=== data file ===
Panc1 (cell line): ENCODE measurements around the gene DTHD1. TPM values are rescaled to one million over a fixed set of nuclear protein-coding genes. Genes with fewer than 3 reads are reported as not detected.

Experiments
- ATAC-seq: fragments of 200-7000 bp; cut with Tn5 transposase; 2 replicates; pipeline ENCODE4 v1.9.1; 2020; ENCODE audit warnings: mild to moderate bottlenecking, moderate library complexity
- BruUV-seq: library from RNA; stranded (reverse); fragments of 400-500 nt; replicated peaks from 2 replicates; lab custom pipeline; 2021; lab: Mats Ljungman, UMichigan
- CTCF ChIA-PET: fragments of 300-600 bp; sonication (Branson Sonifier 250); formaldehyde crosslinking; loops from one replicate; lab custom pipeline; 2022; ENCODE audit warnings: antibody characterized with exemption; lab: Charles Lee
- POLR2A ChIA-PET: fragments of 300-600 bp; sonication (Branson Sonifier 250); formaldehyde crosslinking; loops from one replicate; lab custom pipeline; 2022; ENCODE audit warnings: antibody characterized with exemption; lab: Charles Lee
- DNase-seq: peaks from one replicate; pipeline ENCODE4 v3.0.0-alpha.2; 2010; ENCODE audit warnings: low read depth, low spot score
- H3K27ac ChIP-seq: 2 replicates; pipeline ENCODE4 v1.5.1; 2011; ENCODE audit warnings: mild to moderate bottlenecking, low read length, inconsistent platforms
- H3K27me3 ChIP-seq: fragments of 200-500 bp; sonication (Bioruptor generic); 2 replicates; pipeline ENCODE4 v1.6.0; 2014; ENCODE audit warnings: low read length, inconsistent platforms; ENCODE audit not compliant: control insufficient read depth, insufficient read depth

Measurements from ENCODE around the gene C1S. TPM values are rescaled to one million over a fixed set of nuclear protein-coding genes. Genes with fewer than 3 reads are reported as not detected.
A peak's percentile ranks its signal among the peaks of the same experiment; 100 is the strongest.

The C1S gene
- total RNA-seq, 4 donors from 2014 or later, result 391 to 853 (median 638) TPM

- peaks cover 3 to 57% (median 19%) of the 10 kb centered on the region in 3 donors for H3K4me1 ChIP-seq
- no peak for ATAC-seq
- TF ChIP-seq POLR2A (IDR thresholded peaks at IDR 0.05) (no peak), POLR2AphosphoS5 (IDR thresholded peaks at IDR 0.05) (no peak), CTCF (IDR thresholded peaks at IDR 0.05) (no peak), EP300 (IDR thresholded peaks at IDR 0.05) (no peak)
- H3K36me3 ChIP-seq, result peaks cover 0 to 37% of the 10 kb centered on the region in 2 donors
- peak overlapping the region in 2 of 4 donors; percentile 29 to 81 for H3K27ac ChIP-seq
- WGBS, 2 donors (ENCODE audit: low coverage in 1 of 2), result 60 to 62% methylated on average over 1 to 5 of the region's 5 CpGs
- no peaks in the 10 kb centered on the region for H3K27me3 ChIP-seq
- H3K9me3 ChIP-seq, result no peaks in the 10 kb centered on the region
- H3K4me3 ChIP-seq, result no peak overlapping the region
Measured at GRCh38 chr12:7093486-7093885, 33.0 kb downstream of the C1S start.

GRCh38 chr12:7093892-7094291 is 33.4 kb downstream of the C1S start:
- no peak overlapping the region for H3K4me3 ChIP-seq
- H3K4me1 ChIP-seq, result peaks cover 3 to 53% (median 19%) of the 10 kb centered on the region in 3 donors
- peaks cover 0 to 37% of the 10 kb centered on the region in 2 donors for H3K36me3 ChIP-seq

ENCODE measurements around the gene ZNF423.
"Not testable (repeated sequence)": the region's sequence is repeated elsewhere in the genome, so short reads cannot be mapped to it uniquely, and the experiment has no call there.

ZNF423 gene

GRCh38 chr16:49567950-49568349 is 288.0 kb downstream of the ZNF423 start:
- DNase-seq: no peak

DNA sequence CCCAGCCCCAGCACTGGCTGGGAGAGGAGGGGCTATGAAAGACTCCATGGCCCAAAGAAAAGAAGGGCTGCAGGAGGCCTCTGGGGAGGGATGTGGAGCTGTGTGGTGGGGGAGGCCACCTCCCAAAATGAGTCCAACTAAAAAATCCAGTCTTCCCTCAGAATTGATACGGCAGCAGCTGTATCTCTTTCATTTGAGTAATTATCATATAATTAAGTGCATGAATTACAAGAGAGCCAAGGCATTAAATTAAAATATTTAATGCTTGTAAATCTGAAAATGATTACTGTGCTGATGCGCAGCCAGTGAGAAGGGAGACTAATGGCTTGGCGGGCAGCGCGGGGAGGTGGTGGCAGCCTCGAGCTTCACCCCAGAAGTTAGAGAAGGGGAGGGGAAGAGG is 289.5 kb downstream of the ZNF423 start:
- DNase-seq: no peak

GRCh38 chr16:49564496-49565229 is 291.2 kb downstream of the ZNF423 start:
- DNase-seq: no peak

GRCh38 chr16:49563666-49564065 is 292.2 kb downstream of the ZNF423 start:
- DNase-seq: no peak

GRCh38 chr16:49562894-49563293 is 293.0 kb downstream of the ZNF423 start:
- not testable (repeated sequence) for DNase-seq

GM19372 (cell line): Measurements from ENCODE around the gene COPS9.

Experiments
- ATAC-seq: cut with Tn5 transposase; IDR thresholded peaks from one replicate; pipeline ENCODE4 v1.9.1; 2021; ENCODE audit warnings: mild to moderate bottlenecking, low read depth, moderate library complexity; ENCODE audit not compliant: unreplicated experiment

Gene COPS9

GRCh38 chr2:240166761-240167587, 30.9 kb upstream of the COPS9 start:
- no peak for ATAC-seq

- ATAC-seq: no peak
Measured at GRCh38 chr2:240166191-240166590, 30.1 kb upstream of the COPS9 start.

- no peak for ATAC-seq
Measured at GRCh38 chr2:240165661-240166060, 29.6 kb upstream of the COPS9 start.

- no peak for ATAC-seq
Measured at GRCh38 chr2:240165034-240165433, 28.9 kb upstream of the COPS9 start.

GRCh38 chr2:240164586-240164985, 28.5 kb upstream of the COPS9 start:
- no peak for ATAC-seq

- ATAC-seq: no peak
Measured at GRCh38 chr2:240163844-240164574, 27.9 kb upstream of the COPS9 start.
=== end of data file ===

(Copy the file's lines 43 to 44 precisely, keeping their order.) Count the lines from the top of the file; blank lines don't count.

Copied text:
- ATAC-seq: cut with Tn5 transposase; IDR thresholded peaks from one replicate; pipeline ENCODE4 v1.9.1; 2021; ENCODE audit warnings: mild to moderate bottlenecking, low read depth, moderate library complexity; ENCODE audit not compliant: unreplicated experiment

Gene COPS9